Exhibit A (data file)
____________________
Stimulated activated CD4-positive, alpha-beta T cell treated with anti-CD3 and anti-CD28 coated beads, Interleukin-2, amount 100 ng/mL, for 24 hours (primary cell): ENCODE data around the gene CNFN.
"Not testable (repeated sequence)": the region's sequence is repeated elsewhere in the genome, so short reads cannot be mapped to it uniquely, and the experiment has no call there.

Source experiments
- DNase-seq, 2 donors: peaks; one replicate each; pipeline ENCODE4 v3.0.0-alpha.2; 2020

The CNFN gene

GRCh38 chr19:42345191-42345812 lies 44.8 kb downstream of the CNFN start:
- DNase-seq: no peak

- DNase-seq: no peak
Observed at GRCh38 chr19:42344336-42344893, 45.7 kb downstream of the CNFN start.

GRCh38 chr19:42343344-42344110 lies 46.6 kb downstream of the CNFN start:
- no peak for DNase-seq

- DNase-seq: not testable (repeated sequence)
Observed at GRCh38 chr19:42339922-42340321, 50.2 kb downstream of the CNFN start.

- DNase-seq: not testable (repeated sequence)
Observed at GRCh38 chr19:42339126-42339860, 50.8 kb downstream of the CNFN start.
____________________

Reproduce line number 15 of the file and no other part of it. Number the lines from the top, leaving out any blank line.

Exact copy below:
Observed at GRCh38 chr19:42339126-42339860, 50.8 kb downstream of the CNFN start.